BACKGROUND - Pulmonary vascular capacitance (PVC) is reduced in pulmonary arterial hypertension (PAH). In normal lung, PVC is largely a function of vascular compliance. In PAH, increased pulmonary vascular resistance (PVR) arises from the arterioles. PVR and PVC share pressure and volume variables. The dependency between the two qualities of the vascular bed is unclear in a state of intense vasoconstriction.
METHODS - We compared PVC and PVR before and during nitric oxide (NO) inhalation during right-sided heart catheterization in eight NO-responsive patients with PAH. NO only directly affects tone in parenchymal vessels.
RESULTS - During NO inhalation, pulmonary arterial systolic pressure decreased, 80 ± 20 SD to 48 ± 20 mm Hg, and stroke volume increased, 62 ± 19 mL to 86 ± 24 mL (P < .01). PVR dropped from 10 ± 4.4 Wood units to 4.7 ± 2.2 Wood units (P < .012), and PVC increased from 1.4 ± 1.1 mL/mm Hg to 3.2 ± 1.8 mL/mm Hg (P < .018). The magnitude of PVR drop was 57% ± 6% and the decrease in 1/PVC was 54% ± 14% (P = not significant).
CONCLUSIONS - In vasoresponsive PAH, PVC is a function of the pressure response of the vasoconstricted arterioles to stroke volume. Immediately upon vasodilation, the capacitance increases markedly. The compliance vessels are, thus, the same as the resistance vessels. The immediate reduction in pulmonary arterial pressure during NO inhalation suggests that large vessel remodeling is not a major contributor to systolic pressure in these patients.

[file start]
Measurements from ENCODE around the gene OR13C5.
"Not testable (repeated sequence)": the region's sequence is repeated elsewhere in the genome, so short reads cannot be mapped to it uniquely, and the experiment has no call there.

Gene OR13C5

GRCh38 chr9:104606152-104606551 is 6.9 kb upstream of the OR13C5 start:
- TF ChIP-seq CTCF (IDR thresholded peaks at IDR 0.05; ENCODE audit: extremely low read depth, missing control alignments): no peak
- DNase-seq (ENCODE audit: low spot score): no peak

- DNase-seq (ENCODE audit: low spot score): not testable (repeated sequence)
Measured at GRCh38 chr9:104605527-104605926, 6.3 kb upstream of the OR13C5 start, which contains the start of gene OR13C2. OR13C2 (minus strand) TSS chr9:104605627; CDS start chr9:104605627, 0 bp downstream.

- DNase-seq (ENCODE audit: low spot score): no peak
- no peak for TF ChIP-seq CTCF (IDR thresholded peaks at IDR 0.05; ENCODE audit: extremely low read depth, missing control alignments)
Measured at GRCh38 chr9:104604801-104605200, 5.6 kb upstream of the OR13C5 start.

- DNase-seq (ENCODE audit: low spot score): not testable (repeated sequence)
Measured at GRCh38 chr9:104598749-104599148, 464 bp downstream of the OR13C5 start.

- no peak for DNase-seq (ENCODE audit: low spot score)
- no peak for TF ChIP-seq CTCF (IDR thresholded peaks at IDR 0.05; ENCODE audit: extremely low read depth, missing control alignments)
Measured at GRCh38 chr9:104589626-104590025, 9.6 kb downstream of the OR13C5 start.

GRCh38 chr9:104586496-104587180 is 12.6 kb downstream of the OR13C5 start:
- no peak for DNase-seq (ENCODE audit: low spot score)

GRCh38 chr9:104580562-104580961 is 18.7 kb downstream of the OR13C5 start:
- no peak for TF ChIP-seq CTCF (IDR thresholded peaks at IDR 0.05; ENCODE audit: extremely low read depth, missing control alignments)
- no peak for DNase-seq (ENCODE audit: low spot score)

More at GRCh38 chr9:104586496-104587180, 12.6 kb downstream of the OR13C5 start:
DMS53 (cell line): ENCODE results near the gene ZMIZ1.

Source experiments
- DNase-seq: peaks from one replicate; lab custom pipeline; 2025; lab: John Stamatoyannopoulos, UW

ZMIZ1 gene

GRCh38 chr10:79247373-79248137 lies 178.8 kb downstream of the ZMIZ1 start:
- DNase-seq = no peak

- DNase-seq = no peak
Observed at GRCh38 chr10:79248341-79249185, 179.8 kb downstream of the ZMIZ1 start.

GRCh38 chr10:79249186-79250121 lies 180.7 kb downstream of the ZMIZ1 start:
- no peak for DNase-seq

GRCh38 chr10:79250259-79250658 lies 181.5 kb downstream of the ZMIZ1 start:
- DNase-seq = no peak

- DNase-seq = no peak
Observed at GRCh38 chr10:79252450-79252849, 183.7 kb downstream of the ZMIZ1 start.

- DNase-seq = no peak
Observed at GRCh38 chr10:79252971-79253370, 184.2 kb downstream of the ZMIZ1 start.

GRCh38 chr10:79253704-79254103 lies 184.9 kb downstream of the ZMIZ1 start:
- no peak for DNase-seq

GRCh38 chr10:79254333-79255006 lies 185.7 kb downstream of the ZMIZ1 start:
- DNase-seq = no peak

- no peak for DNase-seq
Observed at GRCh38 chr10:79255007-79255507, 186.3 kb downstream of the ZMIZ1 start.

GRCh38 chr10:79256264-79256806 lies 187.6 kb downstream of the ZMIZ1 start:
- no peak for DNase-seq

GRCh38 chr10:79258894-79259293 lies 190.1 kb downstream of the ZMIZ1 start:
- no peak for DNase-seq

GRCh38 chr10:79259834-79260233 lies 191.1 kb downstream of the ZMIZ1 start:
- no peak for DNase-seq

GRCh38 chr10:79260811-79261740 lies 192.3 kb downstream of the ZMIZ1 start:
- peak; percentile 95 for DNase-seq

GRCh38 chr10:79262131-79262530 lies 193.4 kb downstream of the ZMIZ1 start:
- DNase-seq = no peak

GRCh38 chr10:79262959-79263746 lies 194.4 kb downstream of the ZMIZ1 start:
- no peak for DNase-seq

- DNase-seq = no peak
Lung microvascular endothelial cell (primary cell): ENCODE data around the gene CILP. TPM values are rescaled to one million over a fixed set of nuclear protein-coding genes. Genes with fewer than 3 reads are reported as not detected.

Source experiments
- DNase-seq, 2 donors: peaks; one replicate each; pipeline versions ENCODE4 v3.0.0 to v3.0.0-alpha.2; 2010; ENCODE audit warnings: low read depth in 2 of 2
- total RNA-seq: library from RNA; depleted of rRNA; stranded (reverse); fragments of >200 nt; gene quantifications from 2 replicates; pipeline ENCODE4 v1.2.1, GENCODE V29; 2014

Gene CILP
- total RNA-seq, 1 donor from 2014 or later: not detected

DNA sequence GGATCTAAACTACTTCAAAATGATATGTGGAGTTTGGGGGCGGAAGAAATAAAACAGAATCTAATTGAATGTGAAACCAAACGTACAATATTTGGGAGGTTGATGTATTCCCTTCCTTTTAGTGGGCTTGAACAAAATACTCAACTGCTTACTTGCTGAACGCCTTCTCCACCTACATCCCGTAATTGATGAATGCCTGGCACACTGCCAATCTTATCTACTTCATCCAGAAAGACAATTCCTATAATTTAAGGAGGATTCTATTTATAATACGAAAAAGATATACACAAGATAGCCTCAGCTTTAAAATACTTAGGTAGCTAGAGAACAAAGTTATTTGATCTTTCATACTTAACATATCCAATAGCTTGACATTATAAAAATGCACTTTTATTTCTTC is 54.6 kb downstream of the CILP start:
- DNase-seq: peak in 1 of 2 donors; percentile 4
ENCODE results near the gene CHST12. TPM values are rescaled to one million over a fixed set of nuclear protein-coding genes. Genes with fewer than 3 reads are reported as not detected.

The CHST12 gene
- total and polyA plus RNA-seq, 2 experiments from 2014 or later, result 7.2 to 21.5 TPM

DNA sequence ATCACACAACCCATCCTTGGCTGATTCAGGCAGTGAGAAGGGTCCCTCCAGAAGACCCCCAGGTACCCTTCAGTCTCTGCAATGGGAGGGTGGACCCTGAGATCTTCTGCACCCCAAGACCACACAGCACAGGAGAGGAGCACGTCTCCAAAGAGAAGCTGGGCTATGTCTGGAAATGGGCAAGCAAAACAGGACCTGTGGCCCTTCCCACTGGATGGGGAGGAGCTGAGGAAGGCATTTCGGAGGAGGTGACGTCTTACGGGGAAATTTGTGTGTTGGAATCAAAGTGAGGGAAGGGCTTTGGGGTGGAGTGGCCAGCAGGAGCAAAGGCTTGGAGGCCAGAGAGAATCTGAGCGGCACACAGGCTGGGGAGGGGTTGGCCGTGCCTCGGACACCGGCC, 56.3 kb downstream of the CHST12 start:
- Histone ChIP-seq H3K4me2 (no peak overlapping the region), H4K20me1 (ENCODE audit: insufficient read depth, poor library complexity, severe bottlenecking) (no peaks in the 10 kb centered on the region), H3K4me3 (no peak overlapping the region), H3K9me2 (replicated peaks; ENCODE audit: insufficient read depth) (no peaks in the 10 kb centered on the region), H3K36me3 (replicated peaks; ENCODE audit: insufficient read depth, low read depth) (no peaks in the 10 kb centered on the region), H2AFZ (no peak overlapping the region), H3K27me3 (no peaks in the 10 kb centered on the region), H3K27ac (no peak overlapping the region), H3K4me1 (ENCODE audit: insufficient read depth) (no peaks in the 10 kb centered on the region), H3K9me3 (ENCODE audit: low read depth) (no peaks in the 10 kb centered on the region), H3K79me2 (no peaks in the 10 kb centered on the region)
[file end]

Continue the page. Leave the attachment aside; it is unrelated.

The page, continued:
Curcumin is a promising compound that can be used as a theranostic agent to aid research in Alzheimer's disease. Beyond its ability to bind to amyloid plaques, the compound can also cross the blood-brain barrier. Presently, curcumin can be applied only to animal models, as the formulation needed for iv injection renders it unfit for human use. Here, we describe a novel technique to aerosolize a curcumin derivative, FMeC1, and facilitate its safe delivery to the brain. Aside from the translational applicability of this approach, a study in the 5XFAD mouse model suggested that inhalation exposure to an aerosolized FMeC1 modestly improved the distribution of the compound in the brain. Additionally, immunohistochemistry data confirms that following aerosol delivery, FMeC1 binds amyloid plaques expressed in the hippocampal areas and cortex.